There was the small matter of the remaining 27 laps, of course, but Lorenzo controlled the race imperiously. Every time one of the Repsol Hondas chasing him got a little closer, Lorenzo responded, upping his pace to match either Dani Pedrosa or Marc Marquez, depending on who was leading the chase. The gap climbed to three seconds, dropped to two seconds, climbed again to four before Lorenzo crossed the line nearly three and a half seconds ahead of Marquez. It had been a typically Lorenzian performance, ruling the race with an iron fist, crushing the opposition before it even had a chance to consider trying to put up a fight.
Half a second at Misano is a very, very long time. At a short track like this, gaps are measured in tenths, not seconds. The gap from 5th to 12th, for example, is 0.505. Yet the gap from Marc Marquez on pole to Jorge Lorenzo, the rider with the second fastest time, was 0.513 seconds. A huge difference.
Despite another one of his fast crashes in free practice, from which he keeps walking away almost unhurt, Marquez stayed calm, posted an impressive fast lap in his first run of Q2, and then followed it up by obliterating Casey Stoner's 2011 Misano pole lap record by over two tenths of a second. The lap was stunning - another trademark of Marquez since his switch to MotoGP - and beyond the capability of anyone to follow. The Repsol Honda man looked unstoppable during qualifying.
Not just during qualifying. There has only been one session of practice in which Marc Marquez was not fastest at Misano, and that was Q1, a session he did not participate in. Marquez has now scored six poles in his first year, joining Casey Stoner, Jorge Lorenzo and Valentino Rossi as the only riders to have started from pole so many times in a season. He is, in case you haven't noticed, downright impressive.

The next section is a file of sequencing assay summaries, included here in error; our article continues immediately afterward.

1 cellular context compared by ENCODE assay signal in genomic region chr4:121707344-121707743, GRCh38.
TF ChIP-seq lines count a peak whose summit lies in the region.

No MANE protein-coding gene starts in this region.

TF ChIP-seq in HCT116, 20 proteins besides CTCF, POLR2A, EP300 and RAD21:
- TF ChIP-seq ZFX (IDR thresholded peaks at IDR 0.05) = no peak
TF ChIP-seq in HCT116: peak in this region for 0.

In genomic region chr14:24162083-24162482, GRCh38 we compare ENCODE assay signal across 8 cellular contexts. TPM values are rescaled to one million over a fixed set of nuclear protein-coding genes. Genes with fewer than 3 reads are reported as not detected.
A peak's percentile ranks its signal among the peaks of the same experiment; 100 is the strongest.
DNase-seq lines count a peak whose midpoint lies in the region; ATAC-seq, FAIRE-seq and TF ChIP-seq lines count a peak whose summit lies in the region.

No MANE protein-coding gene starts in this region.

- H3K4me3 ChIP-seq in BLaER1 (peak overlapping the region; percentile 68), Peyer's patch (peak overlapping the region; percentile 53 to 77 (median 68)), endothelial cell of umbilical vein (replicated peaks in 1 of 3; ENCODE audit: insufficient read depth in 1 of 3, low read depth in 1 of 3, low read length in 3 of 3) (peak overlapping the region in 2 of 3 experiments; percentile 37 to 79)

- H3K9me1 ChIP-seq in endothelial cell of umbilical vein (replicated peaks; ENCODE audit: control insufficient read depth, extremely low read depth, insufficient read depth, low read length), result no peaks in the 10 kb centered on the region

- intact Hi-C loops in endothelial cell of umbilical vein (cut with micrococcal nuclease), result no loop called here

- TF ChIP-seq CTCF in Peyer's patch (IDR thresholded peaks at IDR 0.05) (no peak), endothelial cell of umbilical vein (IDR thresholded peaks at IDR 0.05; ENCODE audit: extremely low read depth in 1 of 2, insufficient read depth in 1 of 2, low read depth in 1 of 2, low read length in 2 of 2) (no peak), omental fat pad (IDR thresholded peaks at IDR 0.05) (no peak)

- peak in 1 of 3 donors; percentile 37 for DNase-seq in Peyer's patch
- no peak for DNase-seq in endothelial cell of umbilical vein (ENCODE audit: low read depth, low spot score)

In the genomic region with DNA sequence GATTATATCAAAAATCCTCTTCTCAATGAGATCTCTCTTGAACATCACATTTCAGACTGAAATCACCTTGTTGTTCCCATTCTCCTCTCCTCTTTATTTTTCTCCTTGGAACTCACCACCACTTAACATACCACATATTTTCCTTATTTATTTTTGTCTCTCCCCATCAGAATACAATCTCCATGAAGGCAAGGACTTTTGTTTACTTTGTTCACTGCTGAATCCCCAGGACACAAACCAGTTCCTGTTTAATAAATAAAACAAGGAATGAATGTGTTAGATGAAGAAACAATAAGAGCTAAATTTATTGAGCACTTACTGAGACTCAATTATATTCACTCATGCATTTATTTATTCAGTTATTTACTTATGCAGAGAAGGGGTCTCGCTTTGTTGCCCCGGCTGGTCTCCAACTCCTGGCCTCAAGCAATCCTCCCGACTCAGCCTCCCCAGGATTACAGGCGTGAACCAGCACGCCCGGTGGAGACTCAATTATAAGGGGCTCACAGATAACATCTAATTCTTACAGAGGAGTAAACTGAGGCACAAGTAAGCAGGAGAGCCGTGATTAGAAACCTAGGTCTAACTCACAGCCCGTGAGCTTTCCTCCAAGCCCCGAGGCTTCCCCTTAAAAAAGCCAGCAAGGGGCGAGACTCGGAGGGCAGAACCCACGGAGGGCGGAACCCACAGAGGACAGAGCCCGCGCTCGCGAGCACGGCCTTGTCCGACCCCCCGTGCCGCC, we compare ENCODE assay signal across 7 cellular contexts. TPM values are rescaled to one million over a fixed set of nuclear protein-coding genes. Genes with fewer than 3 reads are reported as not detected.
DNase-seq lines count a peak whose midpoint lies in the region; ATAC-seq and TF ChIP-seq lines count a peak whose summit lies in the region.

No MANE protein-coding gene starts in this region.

2013 Misano MotoGP Friday Round Up: Yamaha's Seamless, Ducati's New Exhaust, And Race Direction's View Of Rivas And Marquez
So Yamaha have brought their seamless gearbox to Misano. Being of a mind not just to blindly believe what Yamaha say they are doing, I naturally spent all of MotoGP FP1 on pit wall, watching the bikes come out of the 2nd gear final corner, and recording the sound of the gear changes to measure the gaps and estimate the length of time spent changing gears. Without even looking at the numbers, you could tell the difference: the gear changes of both Jorge Lorenzo and Valentino Rossi were audibly quicker, taking place without the usual bang of exploding fuel as the quickshifter cuts ignition. The difference was clear even when they were riding on their own, but when Bradley Smith and Cal Crutchlow went past shortly afterwards, the difference between the factory and the satellite machines was stunning. Where a large gap and small explosion could be heard when the Tech 3 bikes changed gear, the factory machines sounded smooth, revs dropping but continuing to drive, well, seamlessly.
You didn't even need to hear the noise: just watching the bikes come out of the final corner gave you enough visual clues to see the bikes were using the seamless gearbox. The factory Yamahas were smoother, with less wheelie, and no movement of the rear when the gears were changed. This was clearly a seamless transmission Yamaha were using.